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Writer's Block

How To Write A Redemption Arc

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Hello hello, welcome to my literary blog! If you’re reading this, I’m going to assume you have some sort of interest in writing or reading, you might be an author—maybe even a Christian author! Whatever the case may be, I have to ask you to stop right now and scroll down, find the little subscribe button in the bottom-left corner of the screen and tap it. Here, at The Rebel Christian, we are always uploading new articles for authors, writers, bloggers, Christians, and readers to enjoy. If you’ve made it this far, I promise you’ll like it if you stay.

Now! This article is a continuation of my last post, What Is A Redemption Arc? So, if you missed that, or you want a refresher, click the link to check it out now. But if you’re all caught up—or you already know and understand what a redemption arc is, keep on reading!

We already know a redemption arc is a story where a character goes through a series of events/challenges to make amends for something they have done.

Keeping this definition in mind, its very easy to think that a redemption arc is simply taking a bad guy and switching them to Team Good Guys by the end of the story. If you’ve read more than one or two books in your lifetime then you know it’s a bit more complicated than that, but we’ll keep things simple for this article.

When you sit down to create a redemption arc, you first want to decide what sort of arc you’re going to write. In my last article we discussed four different types of RA’s; the classic Redemption Arc, the Sacrificial Arc, the Failed Redemption Arc, and the Forgiveness Arc.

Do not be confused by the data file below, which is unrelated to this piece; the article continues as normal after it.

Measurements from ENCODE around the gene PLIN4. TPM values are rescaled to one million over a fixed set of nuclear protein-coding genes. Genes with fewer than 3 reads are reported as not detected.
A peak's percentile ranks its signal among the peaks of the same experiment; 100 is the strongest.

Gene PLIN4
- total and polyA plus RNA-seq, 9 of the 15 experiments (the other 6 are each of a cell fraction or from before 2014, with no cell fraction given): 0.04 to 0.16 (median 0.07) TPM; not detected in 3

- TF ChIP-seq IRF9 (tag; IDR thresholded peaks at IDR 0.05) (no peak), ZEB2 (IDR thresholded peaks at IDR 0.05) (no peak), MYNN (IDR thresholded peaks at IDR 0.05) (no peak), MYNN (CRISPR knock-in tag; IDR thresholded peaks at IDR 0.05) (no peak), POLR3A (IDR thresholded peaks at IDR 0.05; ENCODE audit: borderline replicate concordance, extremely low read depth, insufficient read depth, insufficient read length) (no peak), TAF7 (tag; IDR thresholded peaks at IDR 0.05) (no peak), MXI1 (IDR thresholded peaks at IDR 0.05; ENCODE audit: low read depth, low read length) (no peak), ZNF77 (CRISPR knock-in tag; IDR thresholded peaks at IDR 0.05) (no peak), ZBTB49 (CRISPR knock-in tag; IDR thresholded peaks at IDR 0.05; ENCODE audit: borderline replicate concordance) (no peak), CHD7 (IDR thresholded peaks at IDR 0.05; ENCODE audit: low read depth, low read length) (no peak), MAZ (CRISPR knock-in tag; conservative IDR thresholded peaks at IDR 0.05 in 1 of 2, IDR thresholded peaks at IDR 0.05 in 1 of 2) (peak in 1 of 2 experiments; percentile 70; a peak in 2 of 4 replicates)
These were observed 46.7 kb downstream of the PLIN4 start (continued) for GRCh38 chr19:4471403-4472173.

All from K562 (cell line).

I can write a How-To article on each of these arcs, but I don’t have the time for that and you don’t have the patience to scroll through it—so we’re going to stick with the classic Redemption Arc (RA) for today.  

First, ask yourself why you want to write a redemption arc. This is important because RA’s begin in different ways, depending on the character you use. Let me break it down for you.

An RA can happen with different types of characters:

1.      A character who is a bad person and has no remorse, comprehension, or acknowledgement of their wrongdoings.

2.      A character who is aware of their wrongdoing but continues to commit these acts because of misplaced priorities.

3.      A character who is aware of their wrongdoing but has little to no control over their actions due to troubling circumstances or addictions.

Now that you know the types of redeemable characters, where does your protagonist (or antagonist) fall?    

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Let’s start with the first character: a bad person who has no remorse. This is a character who is a naturally evil person or someone with strong motives which makes them evil. If this character is naturally evil/mean or bad there must be a powerful backstory to explain their behavior—otherwise they may be viewed as irredeemable. So, when you’re working with this sort of character you’ve got to be prepared to dig a little deeper as far as characterization and development goes.